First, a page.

These benefits are derived from the flora, either in the wild or tamed state. It is important to underline that the number of species established by type of product is not even determined with accurateness. Nevertheless, this document presents the existing data below, particularly, with regard to the importance of the socio-economic and socio-cultural ligneous species that are relatively more studied in this respect, a few data on the agricultural herbaceous species of marked economic interest.



5.2.1.1.1 Inventory of ligneous species of socio-economic importance

In the main document of the Strategic Plan of Scientific Research (agricultural research section), and for the improvement of forest resources, fifty six (56) species among the most utilised in Burkina Faso were indexed (Table 31)


On the basis of a listing according to nine types of uses: human food, energy, health, domestic needs, handicraft, industry, agriculture, animal feed and ecological interest, sixteen species were retained for the programme of forest resource improvement according to their degree of use. These species, by their wood and various non-ligneous productions that they offer, are of marked socio-economic importance.
They are:

Acacia albida, Acacia senegal, Adansonia digitata, Anogeissus leiocarpus, Azadirachta indica, Balanites aegyptiaca, Borassus aethiopum, Butyrospermum paradoxum, Detariun microcarpum,Khaya senegalensis, Maerua crassifolia, Parkia biglobosa, Prosopis africana, Sclerocarya birrea, Tamarindus indica and Ziziphus mauritiana.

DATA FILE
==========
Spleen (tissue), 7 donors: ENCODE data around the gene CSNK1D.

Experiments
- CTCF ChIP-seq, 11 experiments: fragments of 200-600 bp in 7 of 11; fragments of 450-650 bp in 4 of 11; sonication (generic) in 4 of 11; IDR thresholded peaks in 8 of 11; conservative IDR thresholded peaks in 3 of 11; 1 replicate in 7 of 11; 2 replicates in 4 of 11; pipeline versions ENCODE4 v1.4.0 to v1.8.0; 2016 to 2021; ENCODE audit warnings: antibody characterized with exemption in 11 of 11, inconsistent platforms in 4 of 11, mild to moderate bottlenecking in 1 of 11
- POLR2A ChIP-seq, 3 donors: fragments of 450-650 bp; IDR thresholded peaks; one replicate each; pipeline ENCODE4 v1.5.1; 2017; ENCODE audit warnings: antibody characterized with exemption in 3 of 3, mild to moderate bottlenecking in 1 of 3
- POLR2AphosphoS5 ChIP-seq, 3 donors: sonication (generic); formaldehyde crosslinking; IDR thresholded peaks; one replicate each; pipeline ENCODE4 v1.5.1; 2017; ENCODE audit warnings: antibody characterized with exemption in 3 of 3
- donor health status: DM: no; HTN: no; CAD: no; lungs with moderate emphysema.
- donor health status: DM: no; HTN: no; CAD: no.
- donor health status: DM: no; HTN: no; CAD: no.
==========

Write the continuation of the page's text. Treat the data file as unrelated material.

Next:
On the basis of the nomenclature of AUBREVILLE A., 1949, for woods, and various studies on species of various interest (BOGNOUNOU O., 1987; GUINKO S., 1985; PERROT E., 1925 ; etc.), an open list can be drawn concerning species of marked socio-economic interest in Burkina Faso.
This list is global, and does not take into account the parameter of diversity of uses according to the ethnic groups and ecological zones. Indeed, it must be admitted that the importance of a plant species, through its productions is relative and evolutionary: relative if we consider the diversity of use among the different ethnic groups, relative and evolutionary through history and dependent on the economic demand of the moment, especially in market economy.
Thus, the seed of Acacia macrostachya is at the basis of the highly appreciated culinary specialty in the Mossi, Samo, and Léla areas. This use is totally unknown in the Bwaba areas, pending its discovery in the context of exchanges by contact between migrating populations and the native ones. The edible leaves of Pterocarpus lucens are not eaten among the Bobo and Bwaba populations, whereas they are the basis of a highly appreciated sauce in the Samo and Yadga areas.
Table 31: Most commonly used ligneous species in Burkina Faso

Species

Degree

Species

Degree

1. Acacia albida

8

29. Fagara xanthoxyloide

8

2. Acacia macrostachya

2

30. Gmelina arborea

4

3. Acacia nilotica var. adansanii

6

31. Guibourtia copallifera

4

4. Acacia nilotica var. tomentosa

6

32. Guiera senegalensis

6

5. Acacia nilotica senegal

7

33. Hyphaene thebaica

6

6. Adansonia digitata

7

34. Holarrhena floribunda

8

7. Afzelia africana

6

35. Isoberlinia doka

2

8. Anogeissus leiocararpus

7

36. Khaya senegalensis

10

9. Azadirachta indica

7

37. Landolphia heudelotii

2

10. Balanites aegyptica

7

38. Lannea microcarpa

5

11. Blighia sapida

8

39. Maerua crassifolia

8

12. Bmbax costatum

6

40. Mitragyna inermis

2

13. Borassus acthiopum

7

41. Nauclea latifolia

2

14. Boscia senegalensis

2

42. Parinari curatelifolia

2

15. Boswellia dalzielli

1

43. Parkia biglobosa

8

16. Butyrospermum paradoxum

10

44. Prosopis africana

7

17. Canarium schweinfurthii

1

45. Pterocarpus erinaceus

5

18. Ceiba pentandra

5

46. Pterocarpus lucens

5

19. Celtis integrifolia

4

47. Rauvolfia vomitora

8

20. Combretum micranthum

5

48. Saba senegalensis

2

21. Commiphora africana

2

49. Salvadora persica

1

22. Crateva religiosa

1

50. Sclerocarya birrea

8

23. Daniellia oliveri

6

51. Sterculia setigera

8

24. Dalbergia melanoxylan

4

52. Tamarindus indica

9